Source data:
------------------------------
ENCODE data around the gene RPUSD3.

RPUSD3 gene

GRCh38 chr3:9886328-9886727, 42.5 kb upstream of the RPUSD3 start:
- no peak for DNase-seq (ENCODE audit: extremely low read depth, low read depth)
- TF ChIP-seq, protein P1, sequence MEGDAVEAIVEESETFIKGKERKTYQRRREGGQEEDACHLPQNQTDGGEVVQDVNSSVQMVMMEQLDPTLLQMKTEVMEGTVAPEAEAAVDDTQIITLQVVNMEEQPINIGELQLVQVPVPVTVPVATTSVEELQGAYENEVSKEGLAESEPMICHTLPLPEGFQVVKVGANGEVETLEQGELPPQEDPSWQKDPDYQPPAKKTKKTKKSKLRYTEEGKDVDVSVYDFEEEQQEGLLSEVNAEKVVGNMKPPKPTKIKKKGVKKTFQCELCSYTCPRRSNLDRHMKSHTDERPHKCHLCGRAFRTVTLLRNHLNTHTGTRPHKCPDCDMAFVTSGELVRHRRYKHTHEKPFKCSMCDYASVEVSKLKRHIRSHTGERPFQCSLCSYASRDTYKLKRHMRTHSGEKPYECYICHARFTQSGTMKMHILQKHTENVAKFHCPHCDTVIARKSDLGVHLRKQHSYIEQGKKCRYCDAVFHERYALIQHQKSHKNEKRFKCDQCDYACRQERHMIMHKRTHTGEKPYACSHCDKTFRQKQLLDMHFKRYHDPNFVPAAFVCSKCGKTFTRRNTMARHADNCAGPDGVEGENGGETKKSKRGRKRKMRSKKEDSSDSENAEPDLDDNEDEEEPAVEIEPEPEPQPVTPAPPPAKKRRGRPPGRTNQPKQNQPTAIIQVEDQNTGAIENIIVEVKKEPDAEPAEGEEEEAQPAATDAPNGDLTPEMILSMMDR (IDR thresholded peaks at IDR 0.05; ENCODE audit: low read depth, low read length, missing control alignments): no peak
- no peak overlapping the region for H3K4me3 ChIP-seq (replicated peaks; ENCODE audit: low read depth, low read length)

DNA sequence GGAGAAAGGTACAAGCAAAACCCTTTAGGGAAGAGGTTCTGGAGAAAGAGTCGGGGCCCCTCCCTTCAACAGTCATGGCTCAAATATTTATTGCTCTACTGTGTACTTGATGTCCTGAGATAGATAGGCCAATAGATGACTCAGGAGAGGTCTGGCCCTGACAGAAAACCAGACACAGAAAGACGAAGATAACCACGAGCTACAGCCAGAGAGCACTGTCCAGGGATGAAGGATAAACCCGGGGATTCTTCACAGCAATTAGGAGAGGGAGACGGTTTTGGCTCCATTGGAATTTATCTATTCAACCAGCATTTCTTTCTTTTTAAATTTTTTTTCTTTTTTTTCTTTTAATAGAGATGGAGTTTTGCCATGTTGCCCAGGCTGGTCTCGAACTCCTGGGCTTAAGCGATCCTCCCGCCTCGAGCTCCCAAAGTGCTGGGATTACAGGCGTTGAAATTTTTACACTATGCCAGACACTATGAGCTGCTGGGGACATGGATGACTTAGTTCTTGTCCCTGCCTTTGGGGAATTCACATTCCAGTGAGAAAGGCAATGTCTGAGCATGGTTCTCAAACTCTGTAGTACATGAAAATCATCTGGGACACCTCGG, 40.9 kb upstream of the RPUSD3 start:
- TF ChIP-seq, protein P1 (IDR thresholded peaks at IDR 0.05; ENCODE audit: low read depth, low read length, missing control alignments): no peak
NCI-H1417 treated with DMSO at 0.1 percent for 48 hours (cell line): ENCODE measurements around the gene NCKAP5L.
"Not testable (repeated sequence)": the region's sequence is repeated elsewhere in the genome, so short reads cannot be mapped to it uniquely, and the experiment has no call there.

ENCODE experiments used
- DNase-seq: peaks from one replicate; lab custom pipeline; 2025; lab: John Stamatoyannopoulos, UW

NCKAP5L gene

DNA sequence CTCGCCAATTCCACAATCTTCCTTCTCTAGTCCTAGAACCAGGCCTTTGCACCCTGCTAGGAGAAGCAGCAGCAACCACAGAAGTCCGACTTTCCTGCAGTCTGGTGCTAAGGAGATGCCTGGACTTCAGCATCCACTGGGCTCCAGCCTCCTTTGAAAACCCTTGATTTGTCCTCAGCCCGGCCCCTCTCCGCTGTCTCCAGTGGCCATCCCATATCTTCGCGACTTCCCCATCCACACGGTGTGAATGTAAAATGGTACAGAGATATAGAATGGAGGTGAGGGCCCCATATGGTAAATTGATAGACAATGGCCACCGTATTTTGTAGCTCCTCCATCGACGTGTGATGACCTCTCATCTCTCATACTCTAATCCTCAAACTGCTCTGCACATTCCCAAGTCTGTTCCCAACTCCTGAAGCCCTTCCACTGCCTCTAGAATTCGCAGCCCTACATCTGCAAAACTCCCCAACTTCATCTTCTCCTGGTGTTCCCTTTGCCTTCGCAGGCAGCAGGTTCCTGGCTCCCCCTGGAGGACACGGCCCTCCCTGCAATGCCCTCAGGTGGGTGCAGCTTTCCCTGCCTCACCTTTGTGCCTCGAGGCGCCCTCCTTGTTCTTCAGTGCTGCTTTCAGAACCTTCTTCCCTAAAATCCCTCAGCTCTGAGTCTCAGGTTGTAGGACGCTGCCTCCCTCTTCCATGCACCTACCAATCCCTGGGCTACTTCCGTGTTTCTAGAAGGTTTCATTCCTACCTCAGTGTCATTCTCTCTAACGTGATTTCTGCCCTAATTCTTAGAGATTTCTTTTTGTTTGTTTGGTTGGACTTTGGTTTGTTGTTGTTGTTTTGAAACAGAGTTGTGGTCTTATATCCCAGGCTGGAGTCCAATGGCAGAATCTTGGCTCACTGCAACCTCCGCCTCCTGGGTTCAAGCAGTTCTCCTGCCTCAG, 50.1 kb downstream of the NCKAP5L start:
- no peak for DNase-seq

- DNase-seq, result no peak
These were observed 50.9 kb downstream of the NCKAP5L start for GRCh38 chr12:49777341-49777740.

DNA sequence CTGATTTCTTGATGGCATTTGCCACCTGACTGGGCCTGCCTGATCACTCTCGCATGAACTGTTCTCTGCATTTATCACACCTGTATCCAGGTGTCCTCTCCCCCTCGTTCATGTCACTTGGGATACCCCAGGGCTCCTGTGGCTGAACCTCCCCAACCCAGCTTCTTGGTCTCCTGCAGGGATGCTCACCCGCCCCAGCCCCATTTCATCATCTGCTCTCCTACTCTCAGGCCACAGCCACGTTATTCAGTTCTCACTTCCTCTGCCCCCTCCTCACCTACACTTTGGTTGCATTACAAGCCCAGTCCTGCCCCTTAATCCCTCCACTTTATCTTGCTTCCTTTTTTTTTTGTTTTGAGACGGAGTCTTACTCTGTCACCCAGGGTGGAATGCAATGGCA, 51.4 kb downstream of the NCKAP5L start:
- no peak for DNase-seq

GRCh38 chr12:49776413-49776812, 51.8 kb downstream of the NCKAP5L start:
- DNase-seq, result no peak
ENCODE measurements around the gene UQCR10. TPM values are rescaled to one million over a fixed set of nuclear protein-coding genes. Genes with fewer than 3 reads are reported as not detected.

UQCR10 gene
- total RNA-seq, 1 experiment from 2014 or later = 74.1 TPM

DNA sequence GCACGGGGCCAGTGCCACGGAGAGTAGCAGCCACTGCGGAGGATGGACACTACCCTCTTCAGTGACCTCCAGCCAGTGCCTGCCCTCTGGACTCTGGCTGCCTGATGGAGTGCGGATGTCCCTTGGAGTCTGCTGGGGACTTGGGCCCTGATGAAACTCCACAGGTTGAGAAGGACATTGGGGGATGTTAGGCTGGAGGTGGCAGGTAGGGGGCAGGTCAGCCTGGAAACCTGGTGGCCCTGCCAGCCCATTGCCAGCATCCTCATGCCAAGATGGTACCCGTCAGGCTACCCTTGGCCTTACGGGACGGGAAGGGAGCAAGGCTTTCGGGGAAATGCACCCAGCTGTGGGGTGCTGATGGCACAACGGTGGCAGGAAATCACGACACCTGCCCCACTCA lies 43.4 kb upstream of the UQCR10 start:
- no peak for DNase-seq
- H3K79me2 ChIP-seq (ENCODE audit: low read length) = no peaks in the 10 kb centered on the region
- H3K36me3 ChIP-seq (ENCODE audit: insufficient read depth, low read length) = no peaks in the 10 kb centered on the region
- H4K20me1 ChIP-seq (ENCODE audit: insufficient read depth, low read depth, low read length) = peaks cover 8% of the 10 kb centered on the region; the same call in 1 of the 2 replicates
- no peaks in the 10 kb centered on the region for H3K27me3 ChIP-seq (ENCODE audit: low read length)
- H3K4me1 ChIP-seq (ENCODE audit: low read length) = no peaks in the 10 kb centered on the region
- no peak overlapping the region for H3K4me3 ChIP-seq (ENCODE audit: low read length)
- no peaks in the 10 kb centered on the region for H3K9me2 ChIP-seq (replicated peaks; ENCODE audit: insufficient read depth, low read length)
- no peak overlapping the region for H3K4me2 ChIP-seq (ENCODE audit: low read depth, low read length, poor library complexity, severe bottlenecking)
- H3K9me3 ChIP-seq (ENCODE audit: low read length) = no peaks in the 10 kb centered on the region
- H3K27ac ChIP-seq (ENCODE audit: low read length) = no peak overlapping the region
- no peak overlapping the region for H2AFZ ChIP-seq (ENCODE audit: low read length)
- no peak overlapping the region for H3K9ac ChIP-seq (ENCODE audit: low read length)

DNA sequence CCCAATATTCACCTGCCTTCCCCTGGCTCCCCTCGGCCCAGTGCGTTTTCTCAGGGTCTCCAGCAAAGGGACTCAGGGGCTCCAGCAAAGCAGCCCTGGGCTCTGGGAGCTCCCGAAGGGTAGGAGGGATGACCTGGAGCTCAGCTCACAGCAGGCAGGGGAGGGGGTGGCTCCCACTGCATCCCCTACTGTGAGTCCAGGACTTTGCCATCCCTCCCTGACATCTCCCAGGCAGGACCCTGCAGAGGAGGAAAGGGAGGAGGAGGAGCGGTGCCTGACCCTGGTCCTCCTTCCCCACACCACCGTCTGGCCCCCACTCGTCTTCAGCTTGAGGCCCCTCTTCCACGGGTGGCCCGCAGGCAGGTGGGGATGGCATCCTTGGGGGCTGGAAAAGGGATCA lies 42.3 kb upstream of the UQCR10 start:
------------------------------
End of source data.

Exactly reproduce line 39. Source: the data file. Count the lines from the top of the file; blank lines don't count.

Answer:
DNA sequence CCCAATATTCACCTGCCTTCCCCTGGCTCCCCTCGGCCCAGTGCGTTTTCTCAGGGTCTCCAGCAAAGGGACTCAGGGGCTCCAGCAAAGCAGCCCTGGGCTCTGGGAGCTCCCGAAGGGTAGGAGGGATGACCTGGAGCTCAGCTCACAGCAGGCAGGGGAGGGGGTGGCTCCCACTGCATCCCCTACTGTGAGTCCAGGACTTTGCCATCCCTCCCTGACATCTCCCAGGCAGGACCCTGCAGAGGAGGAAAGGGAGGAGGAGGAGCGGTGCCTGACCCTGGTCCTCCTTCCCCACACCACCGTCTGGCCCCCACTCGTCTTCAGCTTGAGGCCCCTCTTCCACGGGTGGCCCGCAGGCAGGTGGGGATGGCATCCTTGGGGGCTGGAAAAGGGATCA lies 42.3 kb upstream of the UQCR10 start: